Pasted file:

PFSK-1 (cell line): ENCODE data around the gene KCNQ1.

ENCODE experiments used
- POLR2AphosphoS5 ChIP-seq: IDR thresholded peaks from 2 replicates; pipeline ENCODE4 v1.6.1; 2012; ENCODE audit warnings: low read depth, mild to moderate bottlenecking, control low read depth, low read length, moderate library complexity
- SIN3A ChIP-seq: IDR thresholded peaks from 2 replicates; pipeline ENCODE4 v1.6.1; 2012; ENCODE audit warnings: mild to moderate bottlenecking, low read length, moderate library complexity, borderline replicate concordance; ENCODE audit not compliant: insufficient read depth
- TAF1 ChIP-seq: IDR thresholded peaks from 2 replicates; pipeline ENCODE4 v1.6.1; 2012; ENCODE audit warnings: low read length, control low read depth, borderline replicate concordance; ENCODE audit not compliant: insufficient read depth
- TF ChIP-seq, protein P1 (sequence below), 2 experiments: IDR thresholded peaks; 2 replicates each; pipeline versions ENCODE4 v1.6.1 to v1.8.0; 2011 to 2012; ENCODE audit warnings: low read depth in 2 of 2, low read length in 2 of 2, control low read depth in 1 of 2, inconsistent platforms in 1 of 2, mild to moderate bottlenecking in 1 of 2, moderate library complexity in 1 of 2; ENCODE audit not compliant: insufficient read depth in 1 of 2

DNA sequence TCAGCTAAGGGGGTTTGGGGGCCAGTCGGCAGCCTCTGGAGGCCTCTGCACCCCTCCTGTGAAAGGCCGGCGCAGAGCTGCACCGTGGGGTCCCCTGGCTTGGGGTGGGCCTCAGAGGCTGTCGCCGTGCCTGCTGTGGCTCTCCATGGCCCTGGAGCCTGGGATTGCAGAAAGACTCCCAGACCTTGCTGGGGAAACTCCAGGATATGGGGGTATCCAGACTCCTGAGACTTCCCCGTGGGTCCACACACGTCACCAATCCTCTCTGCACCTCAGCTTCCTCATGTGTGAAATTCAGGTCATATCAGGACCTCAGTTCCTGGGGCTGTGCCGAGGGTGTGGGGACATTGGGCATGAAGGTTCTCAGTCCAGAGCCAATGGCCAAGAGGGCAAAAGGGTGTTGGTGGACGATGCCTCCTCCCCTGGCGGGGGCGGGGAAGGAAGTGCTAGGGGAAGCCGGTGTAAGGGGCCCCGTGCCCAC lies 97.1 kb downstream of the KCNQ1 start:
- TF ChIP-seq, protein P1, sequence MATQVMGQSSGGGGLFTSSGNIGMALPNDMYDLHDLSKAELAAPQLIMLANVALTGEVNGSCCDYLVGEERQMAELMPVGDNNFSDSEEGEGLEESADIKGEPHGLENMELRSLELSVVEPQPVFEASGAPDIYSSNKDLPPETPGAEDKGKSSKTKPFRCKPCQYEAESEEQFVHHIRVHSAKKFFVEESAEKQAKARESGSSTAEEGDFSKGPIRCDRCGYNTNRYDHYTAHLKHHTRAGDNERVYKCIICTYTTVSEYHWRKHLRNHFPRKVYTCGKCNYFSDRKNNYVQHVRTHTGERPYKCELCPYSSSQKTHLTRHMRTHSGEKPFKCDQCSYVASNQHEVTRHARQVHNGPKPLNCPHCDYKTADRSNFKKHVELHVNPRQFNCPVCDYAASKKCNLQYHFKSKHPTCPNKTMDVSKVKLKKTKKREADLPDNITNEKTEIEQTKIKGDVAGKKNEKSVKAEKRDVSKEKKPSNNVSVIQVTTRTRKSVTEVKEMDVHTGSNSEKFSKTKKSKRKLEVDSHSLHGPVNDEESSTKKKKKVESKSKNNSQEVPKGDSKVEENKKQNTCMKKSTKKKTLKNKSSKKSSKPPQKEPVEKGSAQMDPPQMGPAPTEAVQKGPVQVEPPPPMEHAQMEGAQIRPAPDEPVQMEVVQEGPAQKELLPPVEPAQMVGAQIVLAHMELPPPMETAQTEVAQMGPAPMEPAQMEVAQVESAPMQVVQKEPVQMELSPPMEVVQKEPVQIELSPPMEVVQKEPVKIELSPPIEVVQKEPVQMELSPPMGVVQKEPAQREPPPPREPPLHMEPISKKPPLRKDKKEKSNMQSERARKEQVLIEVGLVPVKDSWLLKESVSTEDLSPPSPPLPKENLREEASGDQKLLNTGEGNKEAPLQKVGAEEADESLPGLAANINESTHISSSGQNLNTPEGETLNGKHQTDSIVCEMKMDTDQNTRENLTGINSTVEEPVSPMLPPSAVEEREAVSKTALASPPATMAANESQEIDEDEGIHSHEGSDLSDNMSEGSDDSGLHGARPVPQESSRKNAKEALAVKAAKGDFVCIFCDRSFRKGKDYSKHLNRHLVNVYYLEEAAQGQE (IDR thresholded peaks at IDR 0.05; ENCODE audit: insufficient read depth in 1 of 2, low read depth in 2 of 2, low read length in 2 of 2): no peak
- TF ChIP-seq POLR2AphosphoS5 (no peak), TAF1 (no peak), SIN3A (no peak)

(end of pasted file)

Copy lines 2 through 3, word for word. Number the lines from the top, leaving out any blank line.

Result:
ENCODE experiments used
- POLR2AphosphoS5 ChIP-seq: IDR thresholded peaks from 2 replicates; pipeline ENCODE4 v1.6.1; 2012; ENCODE audit warnings: low read depth, mild to moderate bottlenecking, control low read depth, low read length, moderate library complexity